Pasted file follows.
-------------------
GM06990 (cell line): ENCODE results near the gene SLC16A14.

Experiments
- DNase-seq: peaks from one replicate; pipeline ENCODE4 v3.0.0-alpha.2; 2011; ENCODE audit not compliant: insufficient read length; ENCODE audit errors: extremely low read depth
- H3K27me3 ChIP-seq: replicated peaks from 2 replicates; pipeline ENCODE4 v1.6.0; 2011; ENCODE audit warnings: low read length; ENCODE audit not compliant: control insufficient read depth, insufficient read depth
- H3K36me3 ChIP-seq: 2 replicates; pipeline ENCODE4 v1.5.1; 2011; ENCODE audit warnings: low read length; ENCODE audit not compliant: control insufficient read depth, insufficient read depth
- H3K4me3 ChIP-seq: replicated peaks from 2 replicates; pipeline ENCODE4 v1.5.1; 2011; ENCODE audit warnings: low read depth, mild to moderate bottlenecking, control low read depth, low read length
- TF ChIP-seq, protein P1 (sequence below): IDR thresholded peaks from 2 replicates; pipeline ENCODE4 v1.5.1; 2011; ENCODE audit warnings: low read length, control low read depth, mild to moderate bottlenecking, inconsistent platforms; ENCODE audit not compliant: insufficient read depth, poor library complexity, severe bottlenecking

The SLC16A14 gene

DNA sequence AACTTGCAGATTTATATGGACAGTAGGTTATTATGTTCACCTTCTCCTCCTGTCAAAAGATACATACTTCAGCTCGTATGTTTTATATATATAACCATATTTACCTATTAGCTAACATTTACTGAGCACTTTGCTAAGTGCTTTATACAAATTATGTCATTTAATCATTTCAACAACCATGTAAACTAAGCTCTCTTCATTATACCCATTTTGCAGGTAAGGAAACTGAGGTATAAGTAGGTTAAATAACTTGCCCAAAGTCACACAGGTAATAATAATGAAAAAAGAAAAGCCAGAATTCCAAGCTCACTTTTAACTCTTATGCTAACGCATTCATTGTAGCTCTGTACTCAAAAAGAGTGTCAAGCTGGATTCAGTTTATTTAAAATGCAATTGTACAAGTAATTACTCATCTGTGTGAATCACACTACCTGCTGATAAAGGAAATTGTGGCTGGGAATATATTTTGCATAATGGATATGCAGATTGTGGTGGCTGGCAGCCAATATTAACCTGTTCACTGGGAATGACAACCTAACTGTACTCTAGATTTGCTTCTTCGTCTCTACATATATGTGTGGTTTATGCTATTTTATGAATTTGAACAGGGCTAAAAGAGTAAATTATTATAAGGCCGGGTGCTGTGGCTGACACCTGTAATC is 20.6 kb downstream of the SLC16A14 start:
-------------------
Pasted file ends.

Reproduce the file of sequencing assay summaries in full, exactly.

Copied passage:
GM06990 (cell line): ENCODE results near the gene SLC16A14.

Experiments
- DNase-seq: peaks from one replicate; pipeline ENCODE4 v3.0.0-alpha.2; 2011; ENCODE audit not compliant: insufficient read length; ENCODE audit errors: extremely low read depth
- H3K27me3 ChIP-seq: replicated peaks from 2 replicates; pipeline ENCODE4 v1.6.0; 2011; ENCODE audit warnings: low read length; ENCODE audit not compliant: control insufficient read depth, insufficient read depth
- H3K36me3 ChIP-seq: 2 replicates; pipeline ENCODE4 v1.5.1; 2011; ENCODE audit warnings: low read length; ENCODE audit not compliant: control insufficient read depth, insufficient read depth
- H3K4me3 ChIP-seq: replicated peaks from 2 replicates; pipeline ENCODE4 v1.5.1; 2011; ENCODE audit warnings: low read depth, mild to moderate bottlenecking, control low read depth, low read length
- TF ChIP-seq, protein P1 (sequence below): IDR thresholded peaks from 2 replicates; pipeline ENCODE4 v1.5.1; 2011; ENCODE audit warnings: low read length, control low read depth, mild to moderate bottlenecking, inconsistent platforms; ENCODE audit not compliant: insufficient read depth, poor library complexity, severe bottlenecking

The SLC16A14 gene

DNA sequence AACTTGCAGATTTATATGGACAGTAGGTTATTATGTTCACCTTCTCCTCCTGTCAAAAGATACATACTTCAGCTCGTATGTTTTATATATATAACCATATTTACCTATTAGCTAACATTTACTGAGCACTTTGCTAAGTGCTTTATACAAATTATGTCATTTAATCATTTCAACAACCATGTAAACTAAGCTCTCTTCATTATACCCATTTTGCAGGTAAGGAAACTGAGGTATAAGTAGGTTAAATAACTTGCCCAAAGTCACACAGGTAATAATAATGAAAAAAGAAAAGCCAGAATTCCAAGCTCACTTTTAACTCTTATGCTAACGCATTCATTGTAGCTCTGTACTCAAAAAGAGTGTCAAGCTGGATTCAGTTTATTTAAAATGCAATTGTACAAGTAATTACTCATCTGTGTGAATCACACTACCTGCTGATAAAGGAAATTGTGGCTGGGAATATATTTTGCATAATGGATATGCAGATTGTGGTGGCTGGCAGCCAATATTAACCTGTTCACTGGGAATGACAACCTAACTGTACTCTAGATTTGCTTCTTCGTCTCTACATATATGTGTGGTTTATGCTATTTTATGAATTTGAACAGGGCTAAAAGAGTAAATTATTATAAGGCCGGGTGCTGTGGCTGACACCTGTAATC is 20.6 kb downstream of the SLC16A14 start: